During the first quarter of 2010, our Board of Directors approved the extension of our stock repurchase program which authorized the repurchase of up to two million shares of our common stock. This stock repurchase program, which was originally scheduled to expire in July 2010, will now expire in July 2011. We repurchased 378,291 treasury shares during the year ended December 31, 2010. As of December 31, 2010, approximately 1.6 million shares remain available for repurchase under this program. We suspended the stock repurchase program on September 15, 2010 in conjunction with the hiring of Gleacher as our Board's Financial Advisor. The stock repurchase program will remain suspended until the merger agreement is either consummated or terminated under the terms of the merger agreement.
 

45


ITEM 6. SELECTED FINANCIAL DATA
 
Selected Consolidated Historical Financial and Operating Information
 
The Selected Consolidated Historical Financial and Operating Information shown below should be read in conjunction with the Consolidated Financial Statements and notes thereto and Management's Discussion and Analysis of Financial Condition and Results of Operations appearing elsewhere in this report on Form 10-K. 
 
 
Year Ended December 31,
 
 
2006
 
2007
 
2008
 
2009
 
2010
 
 
(in thousands, except share and per share amounts)
Statement of Income Data:
 
 
 
 
 
 
 
 
 
 
Vacation Interval sales
 
$
187,481
 
 
$
235,135
 
 
$
256,300
 
 
$
240,961
 
 
$
206,275
 
Estimated uncollectible revenue
 
(32,491
)
 
(40,071
)
 
(63,051
)
 
(80,322
)
 
(58,479
)
Net sales
 
154,990
 
 
195,064
 
 
193,249
 
 
160,639
 
 
147,796
 
 
 
 
 
 
 
 
 
 
 
 
Interest income
 
46,248
 
 
53,019
 
 
61,077
 
 
64,834
 
 
68,731
 
Management fee income
 
1,861
 
 
2,806
 
 
3,121
 
 
3,721
 
 
2,521
 
Other income
 
3,785
 
 
4,141
 
 
6,515
 
 
7,621
 
 
6,963
 
Total revenues
 
206,884
 
 
255,030
 
 
263,962
 
 
236,815
 
 
226,011
 
 
 
 
 
 
 
 
 
 
 
 
Costs and operating expenses:
 
 
 
 
 
 
 
 
 
 
 
 
 
 
 
Cost of Vacation Interval sales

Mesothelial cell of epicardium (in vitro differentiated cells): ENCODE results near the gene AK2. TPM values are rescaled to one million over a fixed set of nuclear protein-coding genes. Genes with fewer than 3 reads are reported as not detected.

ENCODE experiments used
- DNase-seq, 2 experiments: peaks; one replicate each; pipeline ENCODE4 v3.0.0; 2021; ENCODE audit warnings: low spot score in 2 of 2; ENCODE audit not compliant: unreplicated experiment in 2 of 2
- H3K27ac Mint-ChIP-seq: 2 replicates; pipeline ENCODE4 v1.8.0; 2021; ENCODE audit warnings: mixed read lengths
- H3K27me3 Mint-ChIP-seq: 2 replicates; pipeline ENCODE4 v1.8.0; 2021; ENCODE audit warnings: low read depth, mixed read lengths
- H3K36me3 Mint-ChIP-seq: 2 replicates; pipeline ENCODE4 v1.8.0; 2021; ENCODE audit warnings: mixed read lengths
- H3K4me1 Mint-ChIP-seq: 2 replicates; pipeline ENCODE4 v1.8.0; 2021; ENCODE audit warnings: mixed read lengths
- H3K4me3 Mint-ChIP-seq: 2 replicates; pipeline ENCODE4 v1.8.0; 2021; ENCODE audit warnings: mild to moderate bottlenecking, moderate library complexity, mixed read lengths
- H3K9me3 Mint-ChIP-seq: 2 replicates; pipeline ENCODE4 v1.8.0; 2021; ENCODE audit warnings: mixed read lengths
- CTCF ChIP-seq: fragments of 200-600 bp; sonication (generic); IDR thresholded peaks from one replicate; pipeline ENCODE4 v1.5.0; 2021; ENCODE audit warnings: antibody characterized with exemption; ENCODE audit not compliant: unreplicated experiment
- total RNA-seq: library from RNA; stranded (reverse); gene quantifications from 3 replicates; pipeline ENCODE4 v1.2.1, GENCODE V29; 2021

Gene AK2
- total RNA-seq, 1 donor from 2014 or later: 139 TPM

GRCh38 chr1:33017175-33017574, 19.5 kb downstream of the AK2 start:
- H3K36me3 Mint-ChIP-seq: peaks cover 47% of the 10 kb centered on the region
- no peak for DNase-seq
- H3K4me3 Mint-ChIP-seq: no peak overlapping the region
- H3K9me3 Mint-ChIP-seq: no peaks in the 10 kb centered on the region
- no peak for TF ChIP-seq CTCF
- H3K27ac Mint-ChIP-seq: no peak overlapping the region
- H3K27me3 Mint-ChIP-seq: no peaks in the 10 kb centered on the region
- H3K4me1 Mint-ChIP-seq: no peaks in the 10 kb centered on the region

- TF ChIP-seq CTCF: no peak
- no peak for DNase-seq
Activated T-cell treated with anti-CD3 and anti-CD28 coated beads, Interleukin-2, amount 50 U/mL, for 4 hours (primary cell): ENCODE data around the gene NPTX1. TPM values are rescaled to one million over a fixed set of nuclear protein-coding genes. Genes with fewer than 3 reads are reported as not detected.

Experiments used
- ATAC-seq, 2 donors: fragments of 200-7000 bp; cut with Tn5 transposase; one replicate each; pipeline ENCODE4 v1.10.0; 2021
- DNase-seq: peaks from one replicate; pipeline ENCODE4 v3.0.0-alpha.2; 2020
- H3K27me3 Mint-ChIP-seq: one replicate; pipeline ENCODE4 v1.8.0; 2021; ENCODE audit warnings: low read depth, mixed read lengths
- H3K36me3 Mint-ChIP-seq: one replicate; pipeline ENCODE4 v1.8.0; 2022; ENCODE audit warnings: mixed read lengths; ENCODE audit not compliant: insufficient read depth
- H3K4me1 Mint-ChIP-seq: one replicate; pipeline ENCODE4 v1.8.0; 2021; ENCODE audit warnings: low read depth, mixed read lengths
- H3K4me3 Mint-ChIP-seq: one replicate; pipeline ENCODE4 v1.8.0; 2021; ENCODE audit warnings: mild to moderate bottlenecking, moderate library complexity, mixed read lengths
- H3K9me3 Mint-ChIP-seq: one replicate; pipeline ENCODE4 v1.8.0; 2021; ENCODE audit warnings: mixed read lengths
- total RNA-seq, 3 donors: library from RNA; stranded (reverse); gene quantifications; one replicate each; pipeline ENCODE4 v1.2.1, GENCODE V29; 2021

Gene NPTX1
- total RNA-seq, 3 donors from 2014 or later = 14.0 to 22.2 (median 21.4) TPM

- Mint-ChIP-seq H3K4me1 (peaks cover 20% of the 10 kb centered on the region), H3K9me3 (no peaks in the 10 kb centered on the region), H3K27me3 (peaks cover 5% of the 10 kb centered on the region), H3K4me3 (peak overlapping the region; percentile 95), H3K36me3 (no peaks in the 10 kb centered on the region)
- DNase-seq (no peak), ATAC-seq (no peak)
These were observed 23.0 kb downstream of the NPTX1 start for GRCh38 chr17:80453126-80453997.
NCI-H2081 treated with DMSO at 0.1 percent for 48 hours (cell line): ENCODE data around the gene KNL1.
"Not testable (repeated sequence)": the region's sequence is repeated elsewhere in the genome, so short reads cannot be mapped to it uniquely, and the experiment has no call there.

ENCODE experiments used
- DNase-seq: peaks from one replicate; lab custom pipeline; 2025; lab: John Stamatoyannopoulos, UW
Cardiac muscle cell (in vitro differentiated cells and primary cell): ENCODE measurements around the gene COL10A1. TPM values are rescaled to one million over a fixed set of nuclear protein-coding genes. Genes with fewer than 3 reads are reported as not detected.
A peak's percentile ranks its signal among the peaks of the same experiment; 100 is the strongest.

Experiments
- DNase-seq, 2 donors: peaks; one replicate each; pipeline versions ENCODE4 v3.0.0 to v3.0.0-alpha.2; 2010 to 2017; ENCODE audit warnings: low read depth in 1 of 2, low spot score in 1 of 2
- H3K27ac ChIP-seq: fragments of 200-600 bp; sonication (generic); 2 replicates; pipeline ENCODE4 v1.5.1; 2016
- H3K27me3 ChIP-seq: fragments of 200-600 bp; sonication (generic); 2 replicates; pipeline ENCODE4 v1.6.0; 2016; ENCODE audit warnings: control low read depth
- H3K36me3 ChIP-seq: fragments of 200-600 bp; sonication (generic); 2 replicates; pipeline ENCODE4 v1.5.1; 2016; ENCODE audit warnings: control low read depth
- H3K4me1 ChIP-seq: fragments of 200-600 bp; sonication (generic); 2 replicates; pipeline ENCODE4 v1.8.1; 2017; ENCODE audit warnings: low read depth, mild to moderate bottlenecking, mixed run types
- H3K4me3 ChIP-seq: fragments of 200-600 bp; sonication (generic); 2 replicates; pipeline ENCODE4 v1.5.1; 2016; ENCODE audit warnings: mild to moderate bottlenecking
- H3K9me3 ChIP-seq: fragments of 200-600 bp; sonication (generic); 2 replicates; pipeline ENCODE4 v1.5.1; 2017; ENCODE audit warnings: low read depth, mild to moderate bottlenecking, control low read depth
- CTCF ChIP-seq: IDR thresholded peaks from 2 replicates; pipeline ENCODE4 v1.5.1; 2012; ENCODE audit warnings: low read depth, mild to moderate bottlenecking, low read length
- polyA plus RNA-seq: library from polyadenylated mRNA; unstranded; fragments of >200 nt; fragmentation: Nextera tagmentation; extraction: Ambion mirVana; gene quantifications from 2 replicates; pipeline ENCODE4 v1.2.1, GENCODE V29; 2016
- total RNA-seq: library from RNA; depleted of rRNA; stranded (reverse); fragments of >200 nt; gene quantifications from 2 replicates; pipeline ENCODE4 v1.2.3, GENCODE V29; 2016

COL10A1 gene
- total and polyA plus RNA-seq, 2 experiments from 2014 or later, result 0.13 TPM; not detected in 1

19,003
 
 
23,027
 
 
24,903
 
 
22,161
 
 
18,944
 
Sales and marketing
 
93,957
 
 
119,679
 
 
135,059
 
 
125,800
 
 
113,504
 
Operating, general and administrative
 
32,315
 
 
39,101
 
 
41,154
 
 
44,513
 
 
41,963
 
Depreciation
 
2,539
 
 
3,511
 
 
4,929
 
 
6,224
 
 
6,478
 
Interest expense and lender fees:
 
 
 
 
 
 
 
 
 
 
 
 
 
 
 
Related to receivables-based credit facilities
 
17,550
 
 
19,285
 
 
22,213
 
 
21,864
 
 
28,747
 
Related to other indebtedness
 
4,112
 
 
5,325
 
 
6,341
 
 
7,191
 
 
7,338
 
 
 
 
 
 
 
 
 
 
 
 
Total costs and operating expenses
 
169,476
 
 
209,928
 
 
234,599
 
 
227,753
 
 
216,974
 
 
 
 
 
 
 
 
 
 
 
 
Income before provision for income taxes
 
37,408
 
 
45,102
 
 
29,363
 
 
9,062
 
 
9,037
 
Provision for income taxes
 
14,402
 
 
17,398
 
 
11,437
 
 
3,604
 
 
3,262
 
 
 
 
 
 
 
 
 
 
 
 
Net income
 
$
23,006
 
 
$
27,704
 
 
$
17,926
 
 
$
5,458
 
 
$
5,775
 
 
 
 
 
 
 
 
 
 
 
 
Basic net income per share
 
$
0.61
 
 
$
0.73
 
 
$
0.47
 
 
$
0.14
 
 
$
0.15
 
 
 
 
 
 
 
 
 
 
 
 
Diluted net income per share
 
$
0.59
 
 
$
0.70
 
 
$
0.46
 
 
$
0.14
 
 
$
0.15
 
 
 
 
 
 
 
 
 
 
 
 
Weighted average basic common shares outstanding
 
37,579,462
 
 
37,811,387
 
 
38,037,635
 
 
38,146,943
 
 
37,921,956
 
 
 
 
 
 
 
 
 
 
 
 
Weighted average diluted common shares outstanding
 
39,261,652
 
 
39,417,017
 
 
38,897,619
 
 
39,017,955
 
 
38,803,998
 
 
 

46


 
 
December 31,
 
 
2006
 
2007
 
2008
 
2009
 
2010
 
 
(in thousands)
Balance Sheet Data:
 
 
 
 
 
 
 
 
 
 
Cash and cash equivalents
 
$
11,450
 
 
$
13,170
 
 
$
11,431
 
 
$
13,905
 
 
$
11,805
 
Notes receivable, net of allowance for uncollectible notes
 
229,717
 
 
289,907
 
 
320,306
 
 
354,659
 
 
362,738
 
Amounts due from affiliates
 
1,251
 
 
1,358
 
 
1,738
 
 
1,587
 
 
10,707
 
Inventories
 
147,759
 
 
179,188
 
 
190,318
 
 
196,010
 
 
178,366
 
Total assets
 
474,530
 
 
581,059
 
 
644,822
 
 
666,488
 
 
680,146
 
Amounts due to affiliates
 
246
 
 
 
 
 
 
 
 
 
Notes payable and capital lease obligations
 
254,550
 
 
316,198
 
 
369,071
 
 
395,017
 
 
408,891
 
Senior subordinated notes
 
31,467
 
 
26,817
 
 
23,121
 
 
17,956
 
 
7,682
 
Total liabilities
 
326,338
 
 
405,018
 
 
450,576
 
 
466,313
 
 
474,204
 
Shareholders' equity
 
148,192
 
 
176,041
 
 
194,246
 
 
200,175
 
 
205,942
 
 
 
 
 
 
 
 
 
 
 
 
Cash Flows Data:
 
 
 
 
 
 
 
 
 
 
Net cash (used in) provided by operating activities
 
$
(45,648
)
 
$
(39,895
)
 
$
(21,591
)
 
$
(6,112
)
 
$
9,038
 
 
 
 
As of and for the Year Ended December 31,
 
 
2006
 
2007
 
2008
 
2009
 
2010
Other Operating Data: